The number of samples collected in this study was 100 water samples, 90 of them from the hotel tanks surrounding the campus and 10 samples from the ablution water in the Haram during three months in the middle of the year 2014. The water samples were collected in 1 L sterile bottles containing 1 ml of 0.1 N sodium thiosulfate to neutralize the chlorine in the water samples so that the bacteria to be isolated will not be affected. The source of water for the ablution water in the Grand Mosque in Makkah city is chlorinated municipal water, while the water of hotel tanks is a mixture of chlorinated municipal water and non-chlorinated well water in the city of Makkah. Water is transferred from wells to hotel tanks by vehicles equipped for this. The sample size in the current study was designed according to the international organization for standardization (ISO) 11731. This study was conducted during the year 2014.
Transportation of the specimens
After collecting  the  samples, they  were  sent  to  the  microbiology research center in Medicine College, Umm Al-Qura University.  
Water sample preparation and analysis
The samples were filtered by using a filtration vacuum pump device. The polycarbonate membrane filter 0.2 um was used for filtering the water samples. The filter was removed and placed in 10 ml of sterile water inside a sterile tube with a capacity of 50 ml. Then the tube was placed in a centrifuge at 3000 rpm for 1 min. The supernatant was removed and the sedimentation was mixed using the vortex to obtain homogenous suspension. Then 0.1 ml of the final concentration was taken and inoculated on a selective medium Buffered Charcoal Yeast Extract (BCYE). The agar plates were incubated under CO2 conditions at 37°C.
Identification and confirmation 
After seven days incubation, the plates were examined by traditional methods, then the suspected bacterial colonies expected to be Legionella were re-cultured on blood agar plates and BCYE agar plates media and were re-incubated for three days. Blood agar plates that had no growth indicating that this is Legionella spp. Confirmation tests were carried out using, latex agglutination technique “Microgen Legionella” (latex agglutination test).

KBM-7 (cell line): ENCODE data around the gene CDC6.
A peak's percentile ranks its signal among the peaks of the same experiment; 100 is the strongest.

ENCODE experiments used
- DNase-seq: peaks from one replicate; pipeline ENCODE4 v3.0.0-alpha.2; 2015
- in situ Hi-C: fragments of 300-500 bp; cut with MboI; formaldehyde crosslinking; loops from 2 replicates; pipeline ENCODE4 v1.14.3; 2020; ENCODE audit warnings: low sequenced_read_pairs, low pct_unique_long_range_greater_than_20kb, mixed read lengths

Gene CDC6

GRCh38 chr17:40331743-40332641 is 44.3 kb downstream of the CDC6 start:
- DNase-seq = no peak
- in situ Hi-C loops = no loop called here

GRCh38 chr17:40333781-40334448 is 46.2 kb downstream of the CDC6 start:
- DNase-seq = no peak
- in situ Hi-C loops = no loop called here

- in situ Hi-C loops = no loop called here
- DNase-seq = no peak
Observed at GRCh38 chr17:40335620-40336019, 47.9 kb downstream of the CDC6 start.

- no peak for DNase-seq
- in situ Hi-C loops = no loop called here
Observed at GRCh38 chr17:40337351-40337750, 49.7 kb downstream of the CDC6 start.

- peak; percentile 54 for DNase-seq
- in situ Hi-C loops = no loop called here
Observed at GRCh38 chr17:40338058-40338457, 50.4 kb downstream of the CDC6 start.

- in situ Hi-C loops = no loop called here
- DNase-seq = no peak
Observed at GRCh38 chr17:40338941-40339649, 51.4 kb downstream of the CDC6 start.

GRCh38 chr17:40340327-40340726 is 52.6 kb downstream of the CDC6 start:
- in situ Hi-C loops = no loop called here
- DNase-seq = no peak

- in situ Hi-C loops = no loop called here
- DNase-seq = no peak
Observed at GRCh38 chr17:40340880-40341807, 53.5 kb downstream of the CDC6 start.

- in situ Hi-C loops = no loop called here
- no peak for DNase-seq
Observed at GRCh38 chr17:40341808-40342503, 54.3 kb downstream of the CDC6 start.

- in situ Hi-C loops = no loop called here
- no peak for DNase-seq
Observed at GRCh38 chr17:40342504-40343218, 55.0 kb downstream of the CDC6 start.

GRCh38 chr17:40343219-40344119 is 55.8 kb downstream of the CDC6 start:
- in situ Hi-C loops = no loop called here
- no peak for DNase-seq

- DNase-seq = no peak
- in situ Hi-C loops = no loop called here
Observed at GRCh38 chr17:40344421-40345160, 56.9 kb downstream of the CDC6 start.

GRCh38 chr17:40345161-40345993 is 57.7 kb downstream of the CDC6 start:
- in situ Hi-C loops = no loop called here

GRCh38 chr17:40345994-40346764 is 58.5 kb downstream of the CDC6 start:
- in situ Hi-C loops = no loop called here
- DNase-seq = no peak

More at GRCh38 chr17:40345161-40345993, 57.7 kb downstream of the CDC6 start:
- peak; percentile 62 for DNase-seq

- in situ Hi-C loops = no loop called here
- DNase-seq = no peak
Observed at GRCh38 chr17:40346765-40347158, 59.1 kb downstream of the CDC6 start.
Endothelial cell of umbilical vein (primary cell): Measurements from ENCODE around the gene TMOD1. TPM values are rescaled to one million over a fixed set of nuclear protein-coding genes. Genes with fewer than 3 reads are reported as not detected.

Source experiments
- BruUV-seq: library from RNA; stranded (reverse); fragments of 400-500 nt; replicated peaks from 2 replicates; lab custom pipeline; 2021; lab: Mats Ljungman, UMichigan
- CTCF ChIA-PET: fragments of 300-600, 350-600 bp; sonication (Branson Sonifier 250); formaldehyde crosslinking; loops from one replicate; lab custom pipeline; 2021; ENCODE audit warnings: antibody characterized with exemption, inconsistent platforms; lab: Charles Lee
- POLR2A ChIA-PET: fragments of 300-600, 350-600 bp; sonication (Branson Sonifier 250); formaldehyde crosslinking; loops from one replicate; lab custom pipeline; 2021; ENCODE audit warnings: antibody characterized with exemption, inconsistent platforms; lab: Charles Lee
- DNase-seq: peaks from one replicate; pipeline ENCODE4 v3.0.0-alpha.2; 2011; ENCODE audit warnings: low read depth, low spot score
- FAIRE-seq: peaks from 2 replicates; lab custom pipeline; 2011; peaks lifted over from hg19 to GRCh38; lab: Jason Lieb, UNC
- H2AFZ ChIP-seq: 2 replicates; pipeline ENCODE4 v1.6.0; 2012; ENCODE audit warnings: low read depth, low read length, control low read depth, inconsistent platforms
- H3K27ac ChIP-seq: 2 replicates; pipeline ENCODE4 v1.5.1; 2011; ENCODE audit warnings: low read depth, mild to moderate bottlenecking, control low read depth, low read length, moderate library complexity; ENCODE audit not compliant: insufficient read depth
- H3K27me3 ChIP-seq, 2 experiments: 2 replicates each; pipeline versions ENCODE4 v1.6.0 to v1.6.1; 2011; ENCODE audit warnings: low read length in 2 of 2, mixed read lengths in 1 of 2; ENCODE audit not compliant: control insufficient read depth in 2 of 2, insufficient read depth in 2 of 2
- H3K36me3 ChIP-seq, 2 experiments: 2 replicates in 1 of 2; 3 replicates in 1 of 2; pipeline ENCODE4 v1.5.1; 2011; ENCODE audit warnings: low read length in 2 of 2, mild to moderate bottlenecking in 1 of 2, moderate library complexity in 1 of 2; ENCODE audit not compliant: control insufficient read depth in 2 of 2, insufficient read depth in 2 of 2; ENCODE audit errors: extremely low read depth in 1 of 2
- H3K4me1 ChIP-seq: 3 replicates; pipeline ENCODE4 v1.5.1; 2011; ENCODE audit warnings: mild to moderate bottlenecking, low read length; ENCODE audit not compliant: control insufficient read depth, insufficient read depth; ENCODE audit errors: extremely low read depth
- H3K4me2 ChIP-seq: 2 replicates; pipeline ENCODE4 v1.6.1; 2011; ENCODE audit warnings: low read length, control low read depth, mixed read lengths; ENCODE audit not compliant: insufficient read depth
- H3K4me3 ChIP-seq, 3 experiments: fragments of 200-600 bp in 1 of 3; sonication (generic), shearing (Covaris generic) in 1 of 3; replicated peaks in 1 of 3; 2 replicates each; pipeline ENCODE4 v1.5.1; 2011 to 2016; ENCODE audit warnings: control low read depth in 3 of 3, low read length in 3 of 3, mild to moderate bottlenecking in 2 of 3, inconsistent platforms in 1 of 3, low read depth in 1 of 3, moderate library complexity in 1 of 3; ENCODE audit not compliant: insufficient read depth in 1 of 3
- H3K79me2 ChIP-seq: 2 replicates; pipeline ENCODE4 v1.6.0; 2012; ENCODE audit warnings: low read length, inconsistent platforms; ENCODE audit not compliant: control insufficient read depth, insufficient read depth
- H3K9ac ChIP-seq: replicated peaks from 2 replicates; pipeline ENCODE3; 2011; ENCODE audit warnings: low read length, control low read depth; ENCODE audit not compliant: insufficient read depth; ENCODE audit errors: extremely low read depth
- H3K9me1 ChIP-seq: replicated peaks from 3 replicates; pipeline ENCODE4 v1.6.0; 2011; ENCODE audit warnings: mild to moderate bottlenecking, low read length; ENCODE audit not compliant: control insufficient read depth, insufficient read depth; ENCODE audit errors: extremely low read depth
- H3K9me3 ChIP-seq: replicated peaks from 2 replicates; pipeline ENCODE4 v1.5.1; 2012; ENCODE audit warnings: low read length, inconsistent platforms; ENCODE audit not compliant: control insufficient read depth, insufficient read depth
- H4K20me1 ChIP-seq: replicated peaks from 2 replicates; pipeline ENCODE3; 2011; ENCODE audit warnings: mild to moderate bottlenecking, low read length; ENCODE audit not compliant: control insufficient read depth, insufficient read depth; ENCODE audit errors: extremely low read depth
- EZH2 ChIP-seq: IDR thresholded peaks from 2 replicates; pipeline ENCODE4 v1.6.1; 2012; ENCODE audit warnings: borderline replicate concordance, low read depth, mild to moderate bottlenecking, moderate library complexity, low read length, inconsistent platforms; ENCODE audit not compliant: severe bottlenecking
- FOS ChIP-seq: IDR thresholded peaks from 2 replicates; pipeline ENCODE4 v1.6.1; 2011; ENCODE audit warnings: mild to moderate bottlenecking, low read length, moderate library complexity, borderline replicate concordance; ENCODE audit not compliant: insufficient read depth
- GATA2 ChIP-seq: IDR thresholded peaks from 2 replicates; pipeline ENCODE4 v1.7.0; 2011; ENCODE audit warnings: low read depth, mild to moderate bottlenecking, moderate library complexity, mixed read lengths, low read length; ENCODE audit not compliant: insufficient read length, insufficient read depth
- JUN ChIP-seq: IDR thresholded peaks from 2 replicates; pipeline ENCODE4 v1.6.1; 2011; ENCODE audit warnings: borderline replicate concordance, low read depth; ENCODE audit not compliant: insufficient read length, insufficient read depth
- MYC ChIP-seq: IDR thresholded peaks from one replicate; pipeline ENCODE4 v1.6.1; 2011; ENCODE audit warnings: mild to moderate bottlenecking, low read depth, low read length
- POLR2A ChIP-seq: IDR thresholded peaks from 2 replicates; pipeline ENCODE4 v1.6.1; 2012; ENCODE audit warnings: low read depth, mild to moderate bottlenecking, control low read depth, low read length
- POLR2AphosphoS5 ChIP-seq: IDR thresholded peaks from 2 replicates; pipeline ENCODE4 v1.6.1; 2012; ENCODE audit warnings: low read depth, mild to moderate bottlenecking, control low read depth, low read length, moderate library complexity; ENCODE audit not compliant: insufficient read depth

To differentiate between Legionella spp., a serotyping test was performed using the Legionella Latex test (Cat. No. DR0800M oxoid, UK). This test was done by the direct method.  All reagents were placed at room temperature before the assay started. The tube was numbered according to the number of samples and then 0.4 mL of 0.85% saline was added to each test tube. A number of growing colonies of each sample were transferred to 0.4 mL of 0.85% saline in the test tube. This was mixed to obtain a homogeneous mixture. One drop of the three reagents and control reagent was distributed in four circles. One drop of the bacterial suspension was added to each of the four circles, then mixed for exactly 1 min. The agglutination in any circle showed L. pnemophilia within 1 min. Whereas, other circles that did not show agglutination within 1 min confirmed that it was negative for L. pnemophilia.